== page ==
Partner departures from the fast-sinking Dewey & LeBoeuf have reached a point where it’s difficult to track them in real time. We’ll focus our coverage on the biggest defections. There are multiple other resources for monitoring all the moves, the latest being the Wall Street Journal’s interactive graphic. (Similar trackers are available from Am Law Daily and Thomson Reuters.)
Last week, an internal memo gave Dewey partners the green light to consider “alternative opportunities” with other law firms. Many partners have availed themselves of that permission, with dozens of partners leaving the firm since the memo’s issuance. According to Thomson Reuters, about 150 of Dewey’s 300 partners have resigned since the start of 2012.
And now one of Dewey’s leaders — the chair of the firm’s Global Litigation Department, and a member of the multi-partner Office of the Chairman — is departing. Where is he going?
As usual, various UPDATES — including news of another departure by a department head and Chairman’s Office member, and additional details of litigators on the move — after the jump.
Lat here. Not long ago, Elie and I debated the merits of Harvard Law versus Yale Law, in response to a request for advice from a prospective law student lucky enough to be choosing between HLS and YLS. Then we opened up a reader poll, in which about 60 percent of you urged the 0L in question to go to Yale.
No, silly — we’re talking about real estate, an obsession that I share with many Above the Law readers. There’s a reason why Lawyerly Lairs is one of the most popular, well-trafficked features on this site.
Last month, we visited a few attorneys’ homes in Washington, D.C. This visit to our nation’s capital proved so popular that one of our D.C.-based readers volunteered up her own home for your scrutiny.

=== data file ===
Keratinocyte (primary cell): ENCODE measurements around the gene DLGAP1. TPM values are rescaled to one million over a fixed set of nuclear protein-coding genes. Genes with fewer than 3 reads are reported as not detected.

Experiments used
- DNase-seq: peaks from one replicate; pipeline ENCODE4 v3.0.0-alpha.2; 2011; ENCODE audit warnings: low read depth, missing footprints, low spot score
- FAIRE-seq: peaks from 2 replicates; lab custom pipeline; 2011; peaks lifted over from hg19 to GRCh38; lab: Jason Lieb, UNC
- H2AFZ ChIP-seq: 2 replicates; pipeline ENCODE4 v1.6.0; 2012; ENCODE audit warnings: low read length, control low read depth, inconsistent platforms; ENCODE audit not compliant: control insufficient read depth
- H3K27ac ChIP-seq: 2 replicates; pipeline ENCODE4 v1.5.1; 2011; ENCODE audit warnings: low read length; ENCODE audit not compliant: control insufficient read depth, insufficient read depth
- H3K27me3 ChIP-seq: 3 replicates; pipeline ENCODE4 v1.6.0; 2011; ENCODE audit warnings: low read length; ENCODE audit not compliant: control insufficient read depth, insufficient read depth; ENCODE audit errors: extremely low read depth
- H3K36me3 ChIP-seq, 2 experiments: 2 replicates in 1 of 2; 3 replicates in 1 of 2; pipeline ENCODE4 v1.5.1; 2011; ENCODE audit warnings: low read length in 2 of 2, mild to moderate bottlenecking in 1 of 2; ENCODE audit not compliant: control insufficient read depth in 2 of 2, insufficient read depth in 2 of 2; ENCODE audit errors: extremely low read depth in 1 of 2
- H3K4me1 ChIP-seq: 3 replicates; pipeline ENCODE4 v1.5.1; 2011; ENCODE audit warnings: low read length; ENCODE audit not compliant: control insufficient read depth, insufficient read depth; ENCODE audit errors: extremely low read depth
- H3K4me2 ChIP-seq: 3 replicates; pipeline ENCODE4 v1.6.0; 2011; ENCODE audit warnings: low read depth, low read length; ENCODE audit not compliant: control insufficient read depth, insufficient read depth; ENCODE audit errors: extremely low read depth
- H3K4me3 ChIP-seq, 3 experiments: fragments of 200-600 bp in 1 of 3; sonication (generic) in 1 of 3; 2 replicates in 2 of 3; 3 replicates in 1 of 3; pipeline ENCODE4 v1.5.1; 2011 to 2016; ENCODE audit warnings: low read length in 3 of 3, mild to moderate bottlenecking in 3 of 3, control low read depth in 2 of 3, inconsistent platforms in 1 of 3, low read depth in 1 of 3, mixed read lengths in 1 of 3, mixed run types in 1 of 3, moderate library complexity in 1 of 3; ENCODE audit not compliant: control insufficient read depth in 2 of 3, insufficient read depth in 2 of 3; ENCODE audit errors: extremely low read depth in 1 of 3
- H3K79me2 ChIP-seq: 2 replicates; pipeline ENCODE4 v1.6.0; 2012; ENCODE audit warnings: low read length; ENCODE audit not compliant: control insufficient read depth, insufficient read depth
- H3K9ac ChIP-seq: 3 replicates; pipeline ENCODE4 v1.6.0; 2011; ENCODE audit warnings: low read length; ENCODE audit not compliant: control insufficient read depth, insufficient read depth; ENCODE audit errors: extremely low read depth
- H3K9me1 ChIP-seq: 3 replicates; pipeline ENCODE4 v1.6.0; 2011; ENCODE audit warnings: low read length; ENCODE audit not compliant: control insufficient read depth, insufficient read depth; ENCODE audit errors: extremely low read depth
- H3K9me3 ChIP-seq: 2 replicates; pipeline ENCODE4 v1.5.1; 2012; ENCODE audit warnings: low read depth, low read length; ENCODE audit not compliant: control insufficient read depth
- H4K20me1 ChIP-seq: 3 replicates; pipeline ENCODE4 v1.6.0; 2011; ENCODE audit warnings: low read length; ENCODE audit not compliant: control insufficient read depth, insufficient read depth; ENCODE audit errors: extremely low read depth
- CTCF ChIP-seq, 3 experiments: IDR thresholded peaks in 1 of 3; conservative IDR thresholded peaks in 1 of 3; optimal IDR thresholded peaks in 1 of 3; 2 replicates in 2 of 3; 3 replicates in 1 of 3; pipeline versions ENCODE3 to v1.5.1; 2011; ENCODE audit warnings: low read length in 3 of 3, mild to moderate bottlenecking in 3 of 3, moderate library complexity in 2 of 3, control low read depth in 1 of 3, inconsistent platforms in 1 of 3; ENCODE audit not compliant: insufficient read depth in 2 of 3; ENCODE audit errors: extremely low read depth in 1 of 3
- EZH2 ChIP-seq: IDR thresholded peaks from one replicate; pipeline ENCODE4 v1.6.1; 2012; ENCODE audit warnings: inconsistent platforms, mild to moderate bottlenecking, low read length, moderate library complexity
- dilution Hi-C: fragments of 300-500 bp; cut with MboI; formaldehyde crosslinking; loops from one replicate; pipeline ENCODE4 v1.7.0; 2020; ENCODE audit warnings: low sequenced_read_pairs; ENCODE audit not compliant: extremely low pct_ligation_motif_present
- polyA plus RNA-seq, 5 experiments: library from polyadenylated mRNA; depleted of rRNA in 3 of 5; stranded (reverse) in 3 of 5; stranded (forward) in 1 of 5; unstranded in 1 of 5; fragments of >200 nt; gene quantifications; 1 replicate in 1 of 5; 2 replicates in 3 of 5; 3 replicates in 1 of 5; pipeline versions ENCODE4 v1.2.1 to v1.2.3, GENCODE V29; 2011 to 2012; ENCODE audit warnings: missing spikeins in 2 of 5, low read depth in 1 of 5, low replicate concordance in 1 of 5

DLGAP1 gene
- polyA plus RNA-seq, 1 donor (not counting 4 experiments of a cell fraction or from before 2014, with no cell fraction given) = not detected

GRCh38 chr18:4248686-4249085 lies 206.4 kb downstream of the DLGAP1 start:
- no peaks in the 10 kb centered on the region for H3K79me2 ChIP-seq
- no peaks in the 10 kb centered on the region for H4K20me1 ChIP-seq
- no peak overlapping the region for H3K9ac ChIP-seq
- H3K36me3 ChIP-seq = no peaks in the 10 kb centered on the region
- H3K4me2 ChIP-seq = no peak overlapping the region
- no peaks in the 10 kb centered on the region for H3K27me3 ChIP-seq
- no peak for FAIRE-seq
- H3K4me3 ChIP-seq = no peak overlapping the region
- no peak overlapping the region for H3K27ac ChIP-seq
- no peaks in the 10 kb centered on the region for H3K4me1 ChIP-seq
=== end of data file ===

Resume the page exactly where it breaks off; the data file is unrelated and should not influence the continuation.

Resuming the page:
* Apparently attorneys at a “prestigious firm” in Washington, D.C. are fans of hobo hunting. What the hell does that mean? Well, there’s an app for that (one that Apple has rejected three times for its outrageous offensiveness). [VICE]
Here at Above the Law, we realize that we sometimes sound like broken records. We’re constantly bemoaning the casualties of the student loan industry, blaming law schools for preying upon poor, innocent, and financially inexperienced law students.
But at some point, there comes a time when we’ve got to stop defending law students when they make incredibly irresponsible financial decisions. Sometimes, we’ve really got to wonder: how can people be so dense? Simply put, it’s because they’re law students.
Case in point: kids at a D.C. metro-area school recently fell victim to a scam that wasn’t perpetrated by their law school, but instead, by an alleged law student whose sob story sounded just like a Sally Struthers commercial….
Anyone who works with e-discovery has no doubt encountered the bewildering array of vendors and service providers clamoring for legal technology business. It can be confusing.
As the e-discovery industry has exploded, vendors’ roles have expanded and changed as well. Just a few years ago, it was more common for attorneys and their firms to have to piece together several vendors to form a cohesive e-discovery attack plan. These days, many service providers offer more start-to-finish options.
Even though it is all very technical, vendor work sometimes walks the line between IT work and actual lawyering. The District of Columbia Court of Appeals has become wary of discovery vendors that might offer misleading advertisements about their legal certifications. Last week the Court’s Committee for the Unauthorized Practice of Law (sounds intimidating!) delivered an opinion clarifying some rules relevant to discovery vendors.
While they were at it, the committee delivered a couple solid kidney shots. Ouch….